"The whole system is wrong/* he says. "People have the wrong idea of money. They think it is valuable in itself. They try to get all they can, and they ve built up a system where one man has too much and another not enough. As long as that system is working there does not seem any way to even things up. But I made up my mind to do what I could.
"Money valuable ? I tell you, gold is the least valuable metal in the world. Edison says it is no good at all, it is too soft to make a single useful article. Suppose there was only one loaf of bread in the world, would all the money on earth buy it from the man who had it? Money itself is noth ing, absolutely nothing. It is only valuable as a transmitter, a method of handling things that are valuable. The minute one man gets more of it than he can use to buy the real things he needs, the surplus is sheer waste. It is stored-up energy that is no good to anybody.
"Every bit of energy that is wasted that way hurts the whole world, and in the end it hurts the man who has it as much as it hurts anybody. Look here, you make a machine to do something useful, don t you? Well, then, if it is built so that it keeps wasting energy, doesn t the whole machine wear itself out without doing half as much as it should ? Isn t that last energy bad for every part of the machine? Well, that is the way the world is running now. The whole sys tem is wrong."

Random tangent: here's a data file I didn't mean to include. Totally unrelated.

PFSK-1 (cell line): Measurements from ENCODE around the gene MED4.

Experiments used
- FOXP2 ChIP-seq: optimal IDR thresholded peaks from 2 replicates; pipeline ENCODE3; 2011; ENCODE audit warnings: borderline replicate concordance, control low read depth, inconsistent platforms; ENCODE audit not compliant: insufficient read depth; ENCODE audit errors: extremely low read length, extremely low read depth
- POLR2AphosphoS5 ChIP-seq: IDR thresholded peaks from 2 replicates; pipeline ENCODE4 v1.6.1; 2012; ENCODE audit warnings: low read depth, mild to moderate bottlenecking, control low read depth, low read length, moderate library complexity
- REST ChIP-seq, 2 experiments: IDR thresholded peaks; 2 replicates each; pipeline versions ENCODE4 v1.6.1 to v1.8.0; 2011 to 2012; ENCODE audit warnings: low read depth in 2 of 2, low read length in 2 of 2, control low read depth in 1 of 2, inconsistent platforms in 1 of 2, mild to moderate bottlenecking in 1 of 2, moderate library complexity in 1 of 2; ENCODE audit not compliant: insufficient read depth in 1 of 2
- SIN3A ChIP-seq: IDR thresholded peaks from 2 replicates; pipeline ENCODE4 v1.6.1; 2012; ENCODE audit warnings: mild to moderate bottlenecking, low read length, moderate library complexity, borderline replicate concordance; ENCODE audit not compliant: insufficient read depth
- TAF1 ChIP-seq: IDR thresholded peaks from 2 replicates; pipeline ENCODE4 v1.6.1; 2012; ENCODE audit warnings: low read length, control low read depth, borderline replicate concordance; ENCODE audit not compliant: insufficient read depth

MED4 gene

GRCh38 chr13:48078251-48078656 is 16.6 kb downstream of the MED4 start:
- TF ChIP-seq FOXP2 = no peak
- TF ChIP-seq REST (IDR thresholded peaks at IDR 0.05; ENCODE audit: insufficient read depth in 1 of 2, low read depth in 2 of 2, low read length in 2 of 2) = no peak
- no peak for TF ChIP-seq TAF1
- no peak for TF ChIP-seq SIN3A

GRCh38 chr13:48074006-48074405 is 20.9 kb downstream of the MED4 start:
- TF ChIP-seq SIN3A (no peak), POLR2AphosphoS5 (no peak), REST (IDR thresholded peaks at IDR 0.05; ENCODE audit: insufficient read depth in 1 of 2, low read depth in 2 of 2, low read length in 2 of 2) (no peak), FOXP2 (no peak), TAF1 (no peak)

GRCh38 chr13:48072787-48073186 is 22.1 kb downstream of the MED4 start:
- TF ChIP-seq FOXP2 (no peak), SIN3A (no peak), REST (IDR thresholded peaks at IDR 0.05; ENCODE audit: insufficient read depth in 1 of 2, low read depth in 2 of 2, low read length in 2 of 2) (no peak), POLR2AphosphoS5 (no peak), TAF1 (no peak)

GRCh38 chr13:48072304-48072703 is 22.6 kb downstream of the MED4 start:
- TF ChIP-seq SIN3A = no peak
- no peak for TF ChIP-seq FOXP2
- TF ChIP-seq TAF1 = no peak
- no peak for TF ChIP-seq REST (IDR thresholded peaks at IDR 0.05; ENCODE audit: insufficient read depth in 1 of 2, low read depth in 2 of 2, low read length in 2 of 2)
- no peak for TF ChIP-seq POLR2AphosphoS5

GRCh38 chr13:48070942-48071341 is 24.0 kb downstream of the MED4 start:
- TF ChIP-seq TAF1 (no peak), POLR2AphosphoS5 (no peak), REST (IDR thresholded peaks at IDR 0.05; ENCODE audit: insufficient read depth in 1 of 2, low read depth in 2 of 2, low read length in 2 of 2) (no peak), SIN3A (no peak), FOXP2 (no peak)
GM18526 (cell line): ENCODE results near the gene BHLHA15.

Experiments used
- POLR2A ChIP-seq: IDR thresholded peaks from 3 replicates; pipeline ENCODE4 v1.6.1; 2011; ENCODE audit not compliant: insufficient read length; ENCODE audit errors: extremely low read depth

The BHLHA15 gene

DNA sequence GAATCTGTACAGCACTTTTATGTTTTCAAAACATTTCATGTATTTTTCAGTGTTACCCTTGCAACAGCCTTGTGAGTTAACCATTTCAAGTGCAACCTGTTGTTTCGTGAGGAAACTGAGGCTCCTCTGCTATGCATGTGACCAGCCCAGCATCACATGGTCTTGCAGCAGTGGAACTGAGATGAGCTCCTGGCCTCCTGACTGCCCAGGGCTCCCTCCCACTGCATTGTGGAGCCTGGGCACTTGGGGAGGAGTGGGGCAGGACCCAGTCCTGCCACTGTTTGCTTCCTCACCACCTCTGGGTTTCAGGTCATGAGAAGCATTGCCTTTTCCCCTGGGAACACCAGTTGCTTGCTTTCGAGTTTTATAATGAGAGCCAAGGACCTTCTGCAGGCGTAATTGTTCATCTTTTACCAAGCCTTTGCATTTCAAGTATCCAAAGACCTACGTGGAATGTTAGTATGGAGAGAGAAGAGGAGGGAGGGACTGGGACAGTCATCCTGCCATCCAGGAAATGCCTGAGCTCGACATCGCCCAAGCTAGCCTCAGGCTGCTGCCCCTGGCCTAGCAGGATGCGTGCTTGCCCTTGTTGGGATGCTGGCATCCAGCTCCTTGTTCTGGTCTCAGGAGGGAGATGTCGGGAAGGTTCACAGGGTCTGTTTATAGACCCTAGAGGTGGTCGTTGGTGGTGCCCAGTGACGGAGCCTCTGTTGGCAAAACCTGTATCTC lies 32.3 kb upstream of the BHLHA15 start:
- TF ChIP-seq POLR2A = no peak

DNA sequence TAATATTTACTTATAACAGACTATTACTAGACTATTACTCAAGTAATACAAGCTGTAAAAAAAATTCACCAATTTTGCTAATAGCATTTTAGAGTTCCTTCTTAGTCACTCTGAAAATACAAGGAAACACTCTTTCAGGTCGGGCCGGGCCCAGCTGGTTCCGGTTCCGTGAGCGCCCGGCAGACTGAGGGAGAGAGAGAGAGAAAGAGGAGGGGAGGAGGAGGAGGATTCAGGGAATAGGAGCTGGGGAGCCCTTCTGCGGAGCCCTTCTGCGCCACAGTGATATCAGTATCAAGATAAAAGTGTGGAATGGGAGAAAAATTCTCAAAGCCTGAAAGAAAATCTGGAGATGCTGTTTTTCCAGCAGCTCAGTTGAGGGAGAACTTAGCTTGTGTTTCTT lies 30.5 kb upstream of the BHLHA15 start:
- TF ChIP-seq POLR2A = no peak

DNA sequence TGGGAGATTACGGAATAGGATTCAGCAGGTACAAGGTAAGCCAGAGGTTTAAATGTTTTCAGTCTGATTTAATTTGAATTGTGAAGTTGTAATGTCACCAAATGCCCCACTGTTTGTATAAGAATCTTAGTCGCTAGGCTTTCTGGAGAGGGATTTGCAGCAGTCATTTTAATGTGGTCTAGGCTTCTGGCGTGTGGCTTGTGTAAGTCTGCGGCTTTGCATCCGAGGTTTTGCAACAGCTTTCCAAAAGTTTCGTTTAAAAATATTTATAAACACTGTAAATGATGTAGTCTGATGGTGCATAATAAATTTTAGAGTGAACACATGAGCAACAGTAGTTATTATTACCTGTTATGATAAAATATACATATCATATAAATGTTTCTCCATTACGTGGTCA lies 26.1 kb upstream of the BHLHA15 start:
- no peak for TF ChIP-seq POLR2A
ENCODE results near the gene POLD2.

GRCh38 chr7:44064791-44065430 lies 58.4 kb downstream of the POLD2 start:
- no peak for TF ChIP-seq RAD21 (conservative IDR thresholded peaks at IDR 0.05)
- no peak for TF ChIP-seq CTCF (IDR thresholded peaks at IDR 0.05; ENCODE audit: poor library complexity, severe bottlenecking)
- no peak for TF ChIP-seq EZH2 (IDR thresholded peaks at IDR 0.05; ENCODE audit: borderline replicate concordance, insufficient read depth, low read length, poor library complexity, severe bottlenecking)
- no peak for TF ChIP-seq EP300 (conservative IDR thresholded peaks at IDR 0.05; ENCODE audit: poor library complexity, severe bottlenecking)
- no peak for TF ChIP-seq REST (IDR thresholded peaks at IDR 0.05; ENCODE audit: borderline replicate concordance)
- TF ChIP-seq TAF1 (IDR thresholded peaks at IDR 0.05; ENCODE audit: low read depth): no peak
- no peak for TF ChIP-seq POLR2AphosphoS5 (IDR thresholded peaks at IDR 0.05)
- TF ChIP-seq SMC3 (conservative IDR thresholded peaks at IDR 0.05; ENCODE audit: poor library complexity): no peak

A very little thought brings almost any of us to that conclusion, especially if the thinker is one whose surplus money is all in the other man's bank account; but Ford held to that thought, as few of us would, with the surplus millions in his own hands. Furthermore, he proposed not merely to think,- but to act on that thought.